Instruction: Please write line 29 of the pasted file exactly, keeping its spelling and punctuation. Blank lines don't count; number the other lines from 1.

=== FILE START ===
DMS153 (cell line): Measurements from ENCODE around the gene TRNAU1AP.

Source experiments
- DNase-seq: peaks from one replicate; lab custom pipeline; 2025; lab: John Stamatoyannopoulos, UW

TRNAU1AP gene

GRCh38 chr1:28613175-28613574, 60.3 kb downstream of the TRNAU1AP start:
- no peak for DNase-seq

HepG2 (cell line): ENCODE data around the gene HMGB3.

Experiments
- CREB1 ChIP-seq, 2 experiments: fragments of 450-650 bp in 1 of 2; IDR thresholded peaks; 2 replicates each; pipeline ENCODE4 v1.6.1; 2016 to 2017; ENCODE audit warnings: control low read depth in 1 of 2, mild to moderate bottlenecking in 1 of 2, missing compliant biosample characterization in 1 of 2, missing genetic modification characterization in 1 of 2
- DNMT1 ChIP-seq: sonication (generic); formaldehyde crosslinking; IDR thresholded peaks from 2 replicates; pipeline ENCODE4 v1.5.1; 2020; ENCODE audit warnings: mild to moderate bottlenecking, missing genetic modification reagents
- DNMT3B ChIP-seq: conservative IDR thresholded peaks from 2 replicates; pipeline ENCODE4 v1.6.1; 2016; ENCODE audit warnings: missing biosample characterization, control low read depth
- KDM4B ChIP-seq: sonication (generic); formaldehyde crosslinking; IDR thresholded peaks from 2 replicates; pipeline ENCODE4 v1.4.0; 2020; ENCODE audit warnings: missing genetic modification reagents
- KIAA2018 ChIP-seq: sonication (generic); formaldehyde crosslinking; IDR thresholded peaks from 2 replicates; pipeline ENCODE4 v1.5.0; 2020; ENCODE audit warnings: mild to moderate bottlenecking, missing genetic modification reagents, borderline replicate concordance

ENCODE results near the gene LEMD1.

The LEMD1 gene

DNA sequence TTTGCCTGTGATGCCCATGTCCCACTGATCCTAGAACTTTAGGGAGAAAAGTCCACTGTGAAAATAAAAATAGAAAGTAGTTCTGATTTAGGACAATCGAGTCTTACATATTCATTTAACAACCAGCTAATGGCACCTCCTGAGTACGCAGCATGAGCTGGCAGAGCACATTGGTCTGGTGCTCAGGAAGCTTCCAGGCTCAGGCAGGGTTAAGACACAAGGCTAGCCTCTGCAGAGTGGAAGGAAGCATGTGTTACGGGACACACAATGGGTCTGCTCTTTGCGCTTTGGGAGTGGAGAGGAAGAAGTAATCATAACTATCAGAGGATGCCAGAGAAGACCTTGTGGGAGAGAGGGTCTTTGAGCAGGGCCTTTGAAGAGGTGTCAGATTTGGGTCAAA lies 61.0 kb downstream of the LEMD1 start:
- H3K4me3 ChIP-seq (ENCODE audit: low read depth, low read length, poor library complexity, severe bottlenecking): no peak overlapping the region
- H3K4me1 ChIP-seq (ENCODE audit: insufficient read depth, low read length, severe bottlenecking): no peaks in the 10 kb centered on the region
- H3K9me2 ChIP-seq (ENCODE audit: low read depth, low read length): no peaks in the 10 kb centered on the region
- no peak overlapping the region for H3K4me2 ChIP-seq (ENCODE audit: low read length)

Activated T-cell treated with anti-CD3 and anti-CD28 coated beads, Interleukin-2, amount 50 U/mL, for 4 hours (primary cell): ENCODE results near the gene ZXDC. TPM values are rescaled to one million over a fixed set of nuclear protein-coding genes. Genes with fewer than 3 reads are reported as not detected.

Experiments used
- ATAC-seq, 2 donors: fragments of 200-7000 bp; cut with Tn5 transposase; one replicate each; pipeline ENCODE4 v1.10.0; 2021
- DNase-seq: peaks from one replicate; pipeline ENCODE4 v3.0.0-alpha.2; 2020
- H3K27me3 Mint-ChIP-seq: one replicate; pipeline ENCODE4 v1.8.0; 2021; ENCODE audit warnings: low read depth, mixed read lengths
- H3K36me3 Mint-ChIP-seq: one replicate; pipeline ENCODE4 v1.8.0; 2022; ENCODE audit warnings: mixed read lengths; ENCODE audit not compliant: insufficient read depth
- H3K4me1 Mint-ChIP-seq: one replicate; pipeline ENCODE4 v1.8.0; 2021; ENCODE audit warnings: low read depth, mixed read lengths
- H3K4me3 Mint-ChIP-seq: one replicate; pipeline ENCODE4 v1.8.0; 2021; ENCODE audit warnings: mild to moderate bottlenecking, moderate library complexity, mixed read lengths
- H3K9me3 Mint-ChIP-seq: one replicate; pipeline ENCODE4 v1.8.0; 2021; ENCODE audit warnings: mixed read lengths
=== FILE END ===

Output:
- H3K9me3 Mint-ChIP-seq: one replicate; pipeline ENCODE4 v1.8.0; 2021; ENCODE audit warnings: mixed read lengths